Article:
Notes from Camelid Country: A blog from Bolivia

Landscape in the Bolivian South West

Landscape in the Bolivian South West

Bolivia, land of soaring vistas and beautiful fiestas, the low Amazon Basin and the high Altiplano, the birthplace of the Inca creation myth and the sparkling ‘White City’ built with Potosi’s silver and millions of indigenous dead.

No one country in Latin America offers such diversity or such contrasts. Culturally the richest country in the region, yet also the poorest with deeply entrenched rural and urban poverty. A country unlike any other.

Woman at the weekly market in Tarabuco, Bolivia

Woman at the weekly market in Tarabuco, Bolivia

Bolivia is also home to a dizzying array of wildlife, including three wide varieties of camelids (for anyone wondering about the name of the blog): llamas, vicunas and alpacas.

Vicunas in the wild, Bolivian Altiplano, Bolivia

Vicunas in the wild, Bolivian Altiplano, Bolivia

After visiting in 2010, we decided to return to live in beautiful Sucre, volunteering with local NGOs, learning Spanish and visiting other parts of the country and region.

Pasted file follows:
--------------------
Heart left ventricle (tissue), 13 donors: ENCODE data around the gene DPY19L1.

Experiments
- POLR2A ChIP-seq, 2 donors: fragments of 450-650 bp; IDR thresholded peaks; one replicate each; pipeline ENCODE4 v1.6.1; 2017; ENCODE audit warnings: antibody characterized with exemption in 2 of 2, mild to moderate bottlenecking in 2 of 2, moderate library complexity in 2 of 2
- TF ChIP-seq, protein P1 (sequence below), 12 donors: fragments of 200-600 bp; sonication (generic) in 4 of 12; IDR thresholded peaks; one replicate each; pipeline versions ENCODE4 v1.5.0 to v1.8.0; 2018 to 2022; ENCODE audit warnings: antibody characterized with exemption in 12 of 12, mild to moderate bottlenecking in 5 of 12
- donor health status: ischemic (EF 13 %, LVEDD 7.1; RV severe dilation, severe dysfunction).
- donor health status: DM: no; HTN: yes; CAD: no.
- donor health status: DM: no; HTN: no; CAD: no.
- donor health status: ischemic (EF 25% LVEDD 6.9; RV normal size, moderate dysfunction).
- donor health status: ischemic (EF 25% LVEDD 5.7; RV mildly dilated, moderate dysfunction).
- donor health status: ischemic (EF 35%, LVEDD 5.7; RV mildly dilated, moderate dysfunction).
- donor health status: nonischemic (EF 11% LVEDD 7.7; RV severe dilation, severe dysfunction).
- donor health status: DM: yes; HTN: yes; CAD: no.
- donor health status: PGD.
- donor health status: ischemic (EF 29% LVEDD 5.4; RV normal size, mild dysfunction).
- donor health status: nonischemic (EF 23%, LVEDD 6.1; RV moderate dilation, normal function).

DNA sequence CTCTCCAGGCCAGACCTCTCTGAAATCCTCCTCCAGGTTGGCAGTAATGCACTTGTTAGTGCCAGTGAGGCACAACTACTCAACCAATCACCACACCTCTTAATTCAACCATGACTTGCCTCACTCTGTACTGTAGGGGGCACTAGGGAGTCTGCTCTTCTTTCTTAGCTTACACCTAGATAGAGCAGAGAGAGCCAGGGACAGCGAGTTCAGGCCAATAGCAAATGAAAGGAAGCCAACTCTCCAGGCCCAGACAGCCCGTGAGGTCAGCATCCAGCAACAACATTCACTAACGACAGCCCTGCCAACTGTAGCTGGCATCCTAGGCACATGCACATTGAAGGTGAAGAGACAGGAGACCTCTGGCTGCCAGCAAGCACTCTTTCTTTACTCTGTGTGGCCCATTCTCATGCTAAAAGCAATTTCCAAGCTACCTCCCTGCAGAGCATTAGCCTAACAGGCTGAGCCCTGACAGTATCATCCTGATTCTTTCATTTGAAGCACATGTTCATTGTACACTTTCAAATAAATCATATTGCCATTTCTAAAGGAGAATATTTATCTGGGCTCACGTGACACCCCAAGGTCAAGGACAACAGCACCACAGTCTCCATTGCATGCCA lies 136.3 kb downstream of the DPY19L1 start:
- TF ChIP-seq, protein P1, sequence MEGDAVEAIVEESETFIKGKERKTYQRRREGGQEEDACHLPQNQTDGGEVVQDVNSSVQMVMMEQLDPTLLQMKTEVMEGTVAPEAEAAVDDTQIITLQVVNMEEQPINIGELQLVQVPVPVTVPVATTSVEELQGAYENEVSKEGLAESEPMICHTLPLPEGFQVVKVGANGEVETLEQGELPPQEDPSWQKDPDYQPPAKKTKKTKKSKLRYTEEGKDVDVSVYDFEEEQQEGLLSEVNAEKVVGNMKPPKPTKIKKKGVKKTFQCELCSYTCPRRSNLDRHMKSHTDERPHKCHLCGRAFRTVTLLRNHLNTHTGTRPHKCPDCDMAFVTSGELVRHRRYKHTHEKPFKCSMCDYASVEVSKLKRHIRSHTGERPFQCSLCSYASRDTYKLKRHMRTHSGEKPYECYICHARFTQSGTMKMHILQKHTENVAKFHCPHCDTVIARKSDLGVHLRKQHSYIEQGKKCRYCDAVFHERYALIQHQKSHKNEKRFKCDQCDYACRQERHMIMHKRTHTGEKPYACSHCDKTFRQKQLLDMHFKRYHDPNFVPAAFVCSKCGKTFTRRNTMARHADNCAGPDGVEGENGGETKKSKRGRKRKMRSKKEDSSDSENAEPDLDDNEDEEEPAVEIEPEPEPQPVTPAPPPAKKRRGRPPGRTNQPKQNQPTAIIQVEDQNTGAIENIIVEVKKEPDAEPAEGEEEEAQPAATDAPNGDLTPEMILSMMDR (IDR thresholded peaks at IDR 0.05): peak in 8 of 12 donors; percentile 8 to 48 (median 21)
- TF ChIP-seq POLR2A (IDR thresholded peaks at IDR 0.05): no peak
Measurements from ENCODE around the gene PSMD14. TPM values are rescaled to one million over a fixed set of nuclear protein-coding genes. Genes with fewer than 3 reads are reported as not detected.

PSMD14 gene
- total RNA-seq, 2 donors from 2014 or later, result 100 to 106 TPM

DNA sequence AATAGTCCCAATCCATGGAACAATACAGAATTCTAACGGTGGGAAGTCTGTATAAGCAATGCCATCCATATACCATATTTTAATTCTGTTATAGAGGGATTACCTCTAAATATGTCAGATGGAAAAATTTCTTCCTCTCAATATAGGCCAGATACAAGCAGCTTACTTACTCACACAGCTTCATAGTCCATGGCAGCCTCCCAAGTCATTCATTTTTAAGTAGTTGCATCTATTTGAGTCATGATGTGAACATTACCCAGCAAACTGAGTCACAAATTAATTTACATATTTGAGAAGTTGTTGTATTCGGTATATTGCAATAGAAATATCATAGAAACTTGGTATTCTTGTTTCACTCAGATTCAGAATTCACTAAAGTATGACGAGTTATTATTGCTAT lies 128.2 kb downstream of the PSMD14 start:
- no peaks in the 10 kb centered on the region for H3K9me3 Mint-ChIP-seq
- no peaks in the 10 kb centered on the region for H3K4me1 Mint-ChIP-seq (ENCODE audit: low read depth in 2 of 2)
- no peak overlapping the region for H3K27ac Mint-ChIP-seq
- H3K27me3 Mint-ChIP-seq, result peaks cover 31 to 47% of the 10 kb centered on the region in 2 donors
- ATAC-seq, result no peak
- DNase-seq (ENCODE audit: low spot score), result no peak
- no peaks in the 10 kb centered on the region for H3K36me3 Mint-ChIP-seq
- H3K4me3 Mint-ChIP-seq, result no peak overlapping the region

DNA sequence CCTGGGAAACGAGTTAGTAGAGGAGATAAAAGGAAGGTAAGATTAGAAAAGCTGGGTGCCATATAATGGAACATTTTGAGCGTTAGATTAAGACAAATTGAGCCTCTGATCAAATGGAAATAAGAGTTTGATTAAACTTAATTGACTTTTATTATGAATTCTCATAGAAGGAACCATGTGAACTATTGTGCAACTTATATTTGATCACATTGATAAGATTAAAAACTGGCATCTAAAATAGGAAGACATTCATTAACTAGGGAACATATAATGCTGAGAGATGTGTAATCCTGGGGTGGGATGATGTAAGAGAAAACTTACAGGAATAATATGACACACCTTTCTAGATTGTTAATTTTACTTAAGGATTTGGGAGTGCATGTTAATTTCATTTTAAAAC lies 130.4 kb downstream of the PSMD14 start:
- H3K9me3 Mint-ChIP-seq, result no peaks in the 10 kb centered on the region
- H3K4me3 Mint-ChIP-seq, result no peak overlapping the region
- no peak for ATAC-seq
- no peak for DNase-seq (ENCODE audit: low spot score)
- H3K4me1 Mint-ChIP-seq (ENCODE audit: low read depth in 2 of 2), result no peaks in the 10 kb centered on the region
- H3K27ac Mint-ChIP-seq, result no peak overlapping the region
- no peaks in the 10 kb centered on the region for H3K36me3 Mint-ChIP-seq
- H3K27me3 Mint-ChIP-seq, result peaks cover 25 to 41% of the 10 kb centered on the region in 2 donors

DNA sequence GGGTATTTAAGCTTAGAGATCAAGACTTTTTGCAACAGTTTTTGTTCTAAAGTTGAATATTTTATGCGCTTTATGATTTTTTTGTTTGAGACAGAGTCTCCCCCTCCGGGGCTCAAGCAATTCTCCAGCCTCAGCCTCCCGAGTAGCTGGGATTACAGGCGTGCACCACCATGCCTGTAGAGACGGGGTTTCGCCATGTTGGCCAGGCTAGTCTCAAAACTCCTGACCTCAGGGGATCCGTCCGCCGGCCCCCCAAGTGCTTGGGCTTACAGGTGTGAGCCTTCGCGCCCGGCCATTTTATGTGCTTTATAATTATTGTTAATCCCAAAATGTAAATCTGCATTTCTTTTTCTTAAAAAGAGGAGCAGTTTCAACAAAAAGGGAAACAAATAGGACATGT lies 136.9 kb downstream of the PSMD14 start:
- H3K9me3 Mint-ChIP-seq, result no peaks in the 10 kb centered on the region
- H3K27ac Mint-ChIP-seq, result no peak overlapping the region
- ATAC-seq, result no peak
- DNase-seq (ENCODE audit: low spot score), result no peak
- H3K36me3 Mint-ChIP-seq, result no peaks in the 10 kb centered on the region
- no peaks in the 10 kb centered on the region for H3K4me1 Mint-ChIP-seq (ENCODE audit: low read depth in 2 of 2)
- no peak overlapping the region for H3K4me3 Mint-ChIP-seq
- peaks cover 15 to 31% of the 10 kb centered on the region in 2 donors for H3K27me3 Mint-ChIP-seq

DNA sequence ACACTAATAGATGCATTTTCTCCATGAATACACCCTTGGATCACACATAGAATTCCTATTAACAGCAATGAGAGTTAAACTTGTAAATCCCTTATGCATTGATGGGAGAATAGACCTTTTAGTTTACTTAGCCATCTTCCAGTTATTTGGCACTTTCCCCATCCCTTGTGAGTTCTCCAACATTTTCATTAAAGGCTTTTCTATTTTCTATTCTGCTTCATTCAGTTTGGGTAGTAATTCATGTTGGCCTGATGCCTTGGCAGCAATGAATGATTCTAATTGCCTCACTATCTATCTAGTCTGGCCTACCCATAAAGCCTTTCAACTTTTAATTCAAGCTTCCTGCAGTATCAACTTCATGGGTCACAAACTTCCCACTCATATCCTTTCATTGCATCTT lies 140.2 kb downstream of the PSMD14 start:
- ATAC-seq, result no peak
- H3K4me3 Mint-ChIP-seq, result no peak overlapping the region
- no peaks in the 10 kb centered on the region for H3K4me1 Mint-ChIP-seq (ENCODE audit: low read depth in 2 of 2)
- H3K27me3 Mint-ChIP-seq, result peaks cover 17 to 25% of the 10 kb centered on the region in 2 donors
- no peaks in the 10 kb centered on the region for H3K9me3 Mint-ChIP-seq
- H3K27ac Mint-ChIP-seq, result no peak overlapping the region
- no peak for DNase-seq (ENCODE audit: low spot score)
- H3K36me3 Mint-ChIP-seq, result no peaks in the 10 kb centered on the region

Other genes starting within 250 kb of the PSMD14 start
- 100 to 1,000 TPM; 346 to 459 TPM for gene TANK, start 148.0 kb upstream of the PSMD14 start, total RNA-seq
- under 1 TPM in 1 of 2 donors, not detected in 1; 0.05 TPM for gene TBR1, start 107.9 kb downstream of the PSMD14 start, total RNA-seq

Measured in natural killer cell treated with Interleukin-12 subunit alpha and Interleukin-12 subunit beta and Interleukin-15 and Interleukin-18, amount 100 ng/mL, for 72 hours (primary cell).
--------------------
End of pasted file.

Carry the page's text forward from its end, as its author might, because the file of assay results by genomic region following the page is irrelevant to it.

Fiesta in Sucre, Bolivia

Fiesta in Sucre, Bolivia

Been here a couple of weeks already, house hunting and trying to solve the mysteries of the immigration process to get our residency visa…of which more later. London seems like a long time ago already, although it will take a while to be completely immunised against the urge to have things happen when people say they’ll happen.

So raise a glass (or a bucket) of chicha to Bolivia, where, according to one immigration official, “Everything is possible, nothing is certain”. Looking forward to it already.

You know chicha has been taken when you find yourself involved in a game of pass the chicken, Sucre, Bolivia

You know chicha has been taken when you find yourself involved in a game of pass the chicken, Sucre, Bolivia

4 thoughts on “Notes from Camelid Country: A blog from Bolivia

  1. Brilliant blog Paul – loving the chicken and the camelids and the memories of similar situations in Peru. Keep having an amazing time!
    (Alison – IPPF)

    • I still feel guilty about that goat, but there was no way I was sharing a car with a goat for the 6 hour drive back to Kampala.

      To put it into context, we’d been force fed potatoes (in soup, in salad) and alcohol for three hours, and then they brought out the main course which, once I’d gotten over the shock, I politely declined.

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